Tag: history

A Negligent Duchess

When, in April 1776, English author Fanny Burney met Georgiana, the Duchess of Devonshire, at the park, she wasn’t too impressed. Here’s what she wrote to Samuel Crisp: Mr. Burney, Hetty and I took a walk in the Park on Sunday morning, where, among others, we saw the young and handsome Duchess of Devonshire, walking

Historical Reads: Cheating Valets and Tricks of the Trade

Valets knew many tricks to enrich themselves at the expense of their masters. Author Geri Walton shares a few: Valets, similar to a household steward, used a variety of tricks to enhance their income. One trick was to complain to those they patronized—tailors, bootmakers, milliners, laundresses, and so forth—about the exorbitant amounts they charged. At

We Are NOT Engaged!

When Queen Victoria met Prince Albert, she fell hard for him, and was eager to become his wife. But before their meeting, she was not so enthusiastic about the prospect of marrying him, or anyone else for that matter, as she revealed in this letter to her uncle Leopold I, King Of The Belgians: Buckingham

Marie Antoinette & The Comte d’Haga

The Queen, who was much prejudiced against the King of Sweden*, received him very coldly. All that was said of the private character of that sovereign, his connection with the Comte de Vergennes, from the time of the Revolution of Sweden, in 1772, the character of his favourite Armfeldt, and the prejudices of the monarch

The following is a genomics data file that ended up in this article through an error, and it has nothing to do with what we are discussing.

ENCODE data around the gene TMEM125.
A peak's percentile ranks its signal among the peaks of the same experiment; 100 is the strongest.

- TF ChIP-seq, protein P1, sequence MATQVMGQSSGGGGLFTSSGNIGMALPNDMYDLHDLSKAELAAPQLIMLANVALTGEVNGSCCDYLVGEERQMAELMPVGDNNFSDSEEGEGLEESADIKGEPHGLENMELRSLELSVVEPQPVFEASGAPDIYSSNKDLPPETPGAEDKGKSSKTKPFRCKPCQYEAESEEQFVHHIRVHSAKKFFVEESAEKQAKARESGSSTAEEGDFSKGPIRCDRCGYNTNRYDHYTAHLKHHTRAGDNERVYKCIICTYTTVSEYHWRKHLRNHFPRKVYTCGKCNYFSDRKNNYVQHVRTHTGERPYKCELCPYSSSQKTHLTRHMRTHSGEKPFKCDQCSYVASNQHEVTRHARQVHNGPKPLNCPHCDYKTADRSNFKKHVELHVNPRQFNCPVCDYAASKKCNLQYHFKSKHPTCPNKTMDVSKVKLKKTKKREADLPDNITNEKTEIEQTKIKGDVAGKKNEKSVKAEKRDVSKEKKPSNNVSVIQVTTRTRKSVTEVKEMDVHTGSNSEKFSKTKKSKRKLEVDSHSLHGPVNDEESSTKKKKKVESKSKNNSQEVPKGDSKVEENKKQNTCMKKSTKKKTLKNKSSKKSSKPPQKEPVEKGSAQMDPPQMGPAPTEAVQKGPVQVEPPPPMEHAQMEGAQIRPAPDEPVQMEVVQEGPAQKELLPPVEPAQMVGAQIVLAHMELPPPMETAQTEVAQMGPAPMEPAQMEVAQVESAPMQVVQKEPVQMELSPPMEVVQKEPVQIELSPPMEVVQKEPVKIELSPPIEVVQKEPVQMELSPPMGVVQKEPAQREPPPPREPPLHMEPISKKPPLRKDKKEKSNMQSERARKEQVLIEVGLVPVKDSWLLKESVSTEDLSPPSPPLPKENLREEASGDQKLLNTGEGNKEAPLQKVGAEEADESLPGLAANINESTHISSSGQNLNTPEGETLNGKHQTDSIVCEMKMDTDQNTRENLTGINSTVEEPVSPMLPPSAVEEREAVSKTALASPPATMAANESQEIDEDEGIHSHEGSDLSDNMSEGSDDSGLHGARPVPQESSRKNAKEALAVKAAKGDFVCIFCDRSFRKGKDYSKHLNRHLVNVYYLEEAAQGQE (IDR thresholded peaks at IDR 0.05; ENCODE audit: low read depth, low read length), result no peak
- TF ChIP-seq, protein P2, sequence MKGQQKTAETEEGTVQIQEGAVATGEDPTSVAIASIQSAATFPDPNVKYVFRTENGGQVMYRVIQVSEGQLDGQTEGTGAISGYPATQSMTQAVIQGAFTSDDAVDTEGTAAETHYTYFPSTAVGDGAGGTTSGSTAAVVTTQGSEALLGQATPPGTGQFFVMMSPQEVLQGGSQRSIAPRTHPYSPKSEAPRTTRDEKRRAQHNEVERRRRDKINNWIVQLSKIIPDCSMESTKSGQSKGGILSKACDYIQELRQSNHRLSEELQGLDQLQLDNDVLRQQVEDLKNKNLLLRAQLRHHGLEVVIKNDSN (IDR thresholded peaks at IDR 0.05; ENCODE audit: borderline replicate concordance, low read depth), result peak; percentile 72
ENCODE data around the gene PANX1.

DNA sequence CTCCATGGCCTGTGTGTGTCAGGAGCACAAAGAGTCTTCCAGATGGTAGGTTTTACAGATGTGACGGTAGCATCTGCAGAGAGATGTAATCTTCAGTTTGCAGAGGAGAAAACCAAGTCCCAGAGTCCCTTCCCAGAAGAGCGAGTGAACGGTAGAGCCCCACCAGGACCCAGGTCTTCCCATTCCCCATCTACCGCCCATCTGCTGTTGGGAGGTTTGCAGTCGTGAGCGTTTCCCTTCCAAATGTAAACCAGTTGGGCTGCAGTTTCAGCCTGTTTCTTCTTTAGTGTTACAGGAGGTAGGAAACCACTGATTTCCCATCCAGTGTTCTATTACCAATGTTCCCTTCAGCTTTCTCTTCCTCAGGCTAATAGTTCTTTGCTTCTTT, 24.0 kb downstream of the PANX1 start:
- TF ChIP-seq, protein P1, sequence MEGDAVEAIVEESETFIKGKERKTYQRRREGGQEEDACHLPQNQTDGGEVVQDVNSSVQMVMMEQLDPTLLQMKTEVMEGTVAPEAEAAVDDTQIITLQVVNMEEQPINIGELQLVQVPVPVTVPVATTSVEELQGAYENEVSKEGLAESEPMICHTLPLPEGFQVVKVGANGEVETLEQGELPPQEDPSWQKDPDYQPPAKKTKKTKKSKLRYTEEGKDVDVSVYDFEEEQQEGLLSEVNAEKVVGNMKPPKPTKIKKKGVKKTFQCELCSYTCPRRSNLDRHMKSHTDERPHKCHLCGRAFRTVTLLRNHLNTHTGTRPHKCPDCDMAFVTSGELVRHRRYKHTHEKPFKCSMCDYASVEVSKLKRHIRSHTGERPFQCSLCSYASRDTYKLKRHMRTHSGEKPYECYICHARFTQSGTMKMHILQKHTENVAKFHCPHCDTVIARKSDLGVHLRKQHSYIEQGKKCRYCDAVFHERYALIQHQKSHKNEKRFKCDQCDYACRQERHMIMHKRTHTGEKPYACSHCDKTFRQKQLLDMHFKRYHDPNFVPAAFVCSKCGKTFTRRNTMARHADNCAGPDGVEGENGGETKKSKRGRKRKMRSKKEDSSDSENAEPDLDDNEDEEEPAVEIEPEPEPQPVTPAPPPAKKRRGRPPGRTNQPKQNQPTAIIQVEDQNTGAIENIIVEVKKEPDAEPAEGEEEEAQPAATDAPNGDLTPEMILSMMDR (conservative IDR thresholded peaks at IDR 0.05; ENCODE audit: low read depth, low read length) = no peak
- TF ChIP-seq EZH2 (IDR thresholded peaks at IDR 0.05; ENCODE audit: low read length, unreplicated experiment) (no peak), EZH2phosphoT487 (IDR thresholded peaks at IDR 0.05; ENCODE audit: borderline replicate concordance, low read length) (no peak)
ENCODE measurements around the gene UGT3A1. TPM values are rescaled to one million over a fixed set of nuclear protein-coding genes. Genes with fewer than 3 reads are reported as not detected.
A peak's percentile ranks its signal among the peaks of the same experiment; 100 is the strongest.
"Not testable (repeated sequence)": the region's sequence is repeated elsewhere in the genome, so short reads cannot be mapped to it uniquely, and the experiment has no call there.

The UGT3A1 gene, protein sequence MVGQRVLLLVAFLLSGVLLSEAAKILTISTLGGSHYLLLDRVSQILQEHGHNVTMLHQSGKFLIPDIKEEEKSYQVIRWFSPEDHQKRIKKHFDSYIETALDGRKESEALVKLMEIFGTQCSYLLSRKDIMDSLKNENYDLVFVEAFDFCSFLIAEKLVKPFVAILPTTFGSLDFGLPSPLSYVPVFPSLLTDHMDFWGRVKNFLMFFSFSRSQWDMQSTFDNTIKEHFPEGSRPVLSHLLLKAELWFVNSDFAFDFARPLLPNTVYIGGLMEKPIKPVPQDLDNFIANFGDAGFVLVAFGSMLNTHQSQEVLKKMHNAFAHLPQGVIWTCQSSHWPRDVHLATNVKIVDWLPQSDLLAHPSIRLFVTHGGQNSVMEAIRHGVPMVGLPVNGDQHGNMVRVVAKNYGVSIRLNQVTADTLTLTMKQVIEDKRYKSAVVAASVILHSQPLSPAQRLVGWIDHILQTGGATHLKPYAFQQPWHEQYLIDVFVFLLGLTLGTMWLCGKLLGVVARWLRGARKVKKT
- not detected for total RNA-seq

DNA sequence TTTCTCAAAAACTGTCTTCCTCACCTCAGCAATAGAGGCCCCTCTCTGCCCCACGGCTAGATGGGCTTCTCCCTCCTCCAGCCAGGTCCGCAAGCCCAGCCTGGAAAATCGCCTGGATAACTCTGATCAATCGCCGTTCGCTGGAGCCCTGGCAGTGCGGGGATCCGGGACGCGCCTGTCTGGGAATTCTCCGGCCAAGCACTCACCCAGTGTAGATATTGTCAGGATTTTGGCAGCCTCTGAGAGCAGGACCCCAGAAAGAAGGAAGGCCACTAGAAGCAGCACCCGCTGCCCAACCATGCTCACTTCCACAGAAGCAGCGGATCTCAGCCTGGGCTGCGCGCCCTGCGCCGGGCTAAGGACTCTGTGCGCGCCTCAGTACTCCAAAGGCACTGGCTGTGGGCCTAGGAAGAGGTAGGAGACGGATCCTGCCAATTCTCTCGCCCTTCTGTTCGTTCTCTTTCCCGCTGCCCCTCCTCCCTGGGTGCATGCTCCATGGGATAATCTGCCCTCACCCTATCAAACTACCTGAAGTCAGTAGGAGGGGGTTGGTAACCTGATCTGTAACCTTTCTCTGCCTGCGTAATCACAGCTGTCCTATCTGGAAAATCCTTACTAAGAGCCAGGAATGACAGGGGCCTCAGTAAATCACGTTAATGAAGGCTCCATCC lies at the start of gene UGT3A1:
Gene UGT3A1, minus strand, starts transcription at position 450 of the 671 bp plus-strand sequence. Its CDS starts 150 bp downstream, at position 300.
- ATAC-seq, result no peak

Margaret Hughes, First Lady Of The Stage & Last Lover Of Prince Rupert

On 8th December 1660, Margaret [Peg] Hughes stepped onto the stage of the Vere Street Theatre, formerly Gibbons’s Tennis Court, to play Desdemona in Killingrew’s production of Shakespeare’s Othello. Her performance made history. According to legend, she was the first professional actress to have ever appeared on the theatrical stage, the ban that prohibited women

Ruling Advice From An Uncle

A few days before King William IV of England died, his niece and heir, Princess Victoria, received a letter from her maternal uncle, King Leopold I of the Belgian. It contained some friendly advice on how to behave once on the throne: Laeken, 17th June 1837 My beloved Child,—… I shall to-day enter on the